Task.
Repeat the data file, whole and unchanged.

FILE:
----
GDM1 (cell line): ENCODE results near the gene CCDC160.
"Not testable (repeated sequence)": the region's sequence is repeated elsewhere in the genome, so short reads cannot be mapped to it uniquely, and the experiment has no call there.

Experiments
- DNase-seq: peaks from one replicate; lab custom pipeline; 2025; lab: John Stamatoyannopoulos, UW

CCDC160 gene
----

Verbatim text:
GDM1 (cell line): ENCODE results near the gene CCDC160.
"Not testable (repeated sequence)": the region's sequence is repeated elsewhere in the genome, so short reads cannot be mapped to it uniquely, and the experiment has no call there.

Experiments
- DNase-seq: peaks from one replicate; lab custom pipeline; 2025; lab: John Stamatoyannopoulos, UW

CCDC160 gene